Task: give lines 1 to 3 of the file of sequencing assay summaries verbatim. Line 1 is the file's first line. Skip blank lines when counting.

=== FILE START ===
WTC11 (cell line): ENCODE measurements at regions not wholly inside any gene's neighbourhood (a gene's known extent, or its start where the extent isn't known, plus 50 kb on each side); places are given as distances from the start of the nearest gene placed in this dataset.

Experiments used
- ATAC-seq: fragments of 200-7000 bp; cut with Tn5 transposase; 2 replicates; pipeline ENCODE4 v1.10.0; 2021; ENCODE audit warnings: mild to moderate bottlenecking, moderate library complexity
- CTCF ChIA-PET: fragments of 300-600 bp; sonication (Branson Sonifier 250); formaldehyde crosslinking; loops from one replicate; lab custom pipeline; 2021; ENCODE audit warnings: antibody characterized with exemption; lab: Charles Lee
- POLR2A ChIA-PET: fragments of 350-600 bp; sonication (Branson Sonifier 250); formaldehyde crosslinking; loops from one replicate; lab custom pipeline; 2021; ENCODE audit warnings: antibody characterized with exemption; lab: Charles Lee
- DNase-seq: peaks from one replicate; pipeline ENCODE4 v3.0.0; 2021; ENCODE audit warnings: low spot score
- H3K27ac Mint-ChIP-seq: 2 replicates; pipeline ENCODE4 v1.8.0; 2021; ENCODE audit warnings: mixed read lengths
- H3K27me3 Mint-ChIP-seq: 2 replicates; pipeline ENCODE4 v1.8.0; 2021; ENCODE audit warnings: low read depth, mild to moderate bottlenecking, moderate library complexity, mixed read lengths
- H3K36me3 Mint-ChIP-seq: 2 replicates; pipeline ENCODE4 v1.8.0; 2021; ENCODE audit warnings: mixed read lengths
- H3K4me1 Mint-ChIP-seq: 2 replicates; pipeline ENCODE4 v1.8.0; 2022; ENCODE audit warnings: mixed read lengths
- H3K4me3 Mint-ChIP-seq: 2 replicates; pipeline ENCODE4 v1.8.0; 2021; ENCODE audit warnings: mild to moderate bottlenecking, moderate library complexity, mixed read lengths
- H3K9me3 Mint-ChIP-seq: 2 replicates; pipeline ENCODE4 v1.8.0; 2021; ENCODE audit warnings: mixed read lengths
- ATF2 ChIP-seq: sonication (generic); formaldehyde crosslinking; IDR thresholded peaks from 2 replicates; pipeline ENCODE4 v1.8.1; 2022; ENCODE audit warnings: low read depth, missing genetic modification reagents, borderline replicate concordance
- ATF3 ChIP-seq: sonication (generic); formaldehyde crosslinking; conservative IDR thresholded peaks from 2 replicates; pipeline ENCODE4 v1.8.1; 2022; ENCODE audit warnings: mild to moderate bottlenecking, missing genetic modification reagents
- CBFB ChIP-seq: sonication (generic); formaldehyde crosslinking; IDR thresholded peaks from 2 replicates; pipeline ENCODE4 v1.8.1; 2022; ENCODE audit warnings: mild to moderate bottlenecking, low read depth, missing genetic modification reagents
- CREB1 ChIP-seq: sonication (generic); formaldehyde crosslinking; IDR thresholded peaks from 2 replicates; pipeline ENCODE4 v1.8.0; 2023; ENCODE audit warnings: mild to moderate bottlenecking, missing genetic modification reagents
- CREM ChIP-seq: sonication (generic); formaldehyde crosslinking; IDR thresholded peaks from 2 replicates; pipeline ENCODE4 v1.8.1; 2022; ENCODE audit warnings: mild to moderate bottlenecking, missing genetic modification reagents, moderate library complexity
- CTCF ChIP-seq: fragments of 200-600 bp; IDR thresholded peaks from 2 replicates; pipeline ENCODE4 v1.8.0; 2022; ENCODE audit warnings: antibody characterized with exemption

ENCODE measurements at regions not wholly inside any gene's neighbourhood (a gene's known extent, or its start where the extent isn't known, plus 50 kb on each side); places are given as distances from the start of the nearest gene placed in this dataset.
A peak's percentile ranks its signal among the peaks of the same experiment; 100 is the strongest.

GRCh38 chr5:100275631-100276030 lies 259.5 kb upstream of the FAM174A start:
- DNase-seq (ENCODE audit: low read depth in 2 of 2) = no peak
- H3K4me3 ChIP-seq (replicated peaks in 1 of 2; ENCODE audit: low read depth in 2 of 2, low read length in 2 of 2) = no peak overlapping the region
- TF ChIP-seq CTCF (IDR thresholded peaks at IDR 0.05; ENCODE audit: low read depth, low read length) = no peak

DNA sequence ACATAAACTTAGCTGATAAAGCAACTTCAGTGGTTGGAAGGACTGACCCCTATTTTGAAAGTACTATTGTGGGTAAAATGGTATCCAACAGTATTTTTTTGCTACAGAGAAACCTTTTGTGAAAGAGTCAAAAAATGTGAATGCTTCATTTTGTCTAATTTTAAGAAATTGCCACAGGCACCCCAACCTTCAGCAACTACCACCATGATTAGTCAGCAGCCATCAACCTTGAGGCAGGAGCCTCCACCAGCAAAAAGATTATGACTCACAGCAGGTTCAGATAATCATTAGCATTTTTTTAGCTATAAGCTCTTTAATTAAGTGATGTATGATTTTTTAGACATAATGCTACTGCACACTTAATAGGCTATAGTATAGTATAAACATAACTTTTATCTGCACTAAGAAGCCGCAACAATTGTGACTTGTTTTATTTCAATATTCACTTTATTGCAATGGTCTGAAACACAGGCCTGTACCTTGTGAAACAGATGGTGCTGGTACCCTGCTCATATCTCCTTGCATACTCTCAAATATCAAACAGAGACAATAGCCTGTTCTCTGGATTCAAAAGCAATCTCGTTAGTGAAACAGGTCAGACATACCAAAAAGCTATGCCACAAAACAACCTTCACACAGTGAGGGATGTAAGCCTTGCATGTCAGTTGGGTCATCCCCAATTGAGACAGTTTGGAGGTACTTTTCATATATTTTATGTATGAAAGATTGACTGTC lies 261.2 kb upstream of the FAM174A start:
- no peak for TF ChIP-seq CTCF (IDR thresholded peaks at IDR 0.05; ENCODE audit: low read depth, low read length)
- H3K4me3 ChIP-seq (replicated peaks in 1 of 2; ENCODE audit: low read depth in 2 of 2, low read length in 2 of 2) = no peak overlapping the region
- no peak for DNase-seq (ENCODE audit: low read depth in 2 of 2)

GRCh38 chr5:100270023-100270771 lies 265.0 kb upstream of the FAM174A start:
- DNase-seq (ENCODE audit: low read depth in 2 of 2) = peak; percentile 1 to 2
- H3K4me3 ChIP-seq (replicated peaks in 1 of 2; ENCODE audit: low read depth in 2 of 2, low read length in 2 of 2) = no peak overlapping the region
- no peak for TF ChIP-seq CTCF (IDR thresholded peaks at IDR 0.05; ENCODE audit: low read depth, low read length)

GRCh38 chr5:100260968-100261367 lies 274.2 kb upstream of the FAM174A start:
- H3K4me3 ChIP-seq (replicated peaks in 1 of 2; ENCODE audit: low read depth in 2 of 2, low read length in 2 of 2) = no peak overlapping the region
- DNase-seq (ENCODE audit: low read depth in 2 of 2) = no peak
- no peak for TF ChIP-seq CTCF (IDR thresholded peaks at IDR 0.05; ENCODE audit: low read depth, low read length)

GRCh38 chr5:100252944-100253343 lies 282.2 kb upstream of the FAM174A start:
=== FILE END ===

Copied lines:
WTC11 (cell line): ENCODE measurements at regions not wholly inside any gene's neighbourhood (a gene's known extent, or its start where the extent isn't known, plus 50 kb on each side); places are given as distances from the start of the nearest gene placed in this dataset.

Experiments used
- ATAC-seq: fragments of 200-7000 bp; cut with Tn5 transposase; 2 replicates; pipeline ENCODE4 v1.10.0; 2021; ENCODE audit warnings: mild to moderate bottlenecking, moderate library complexity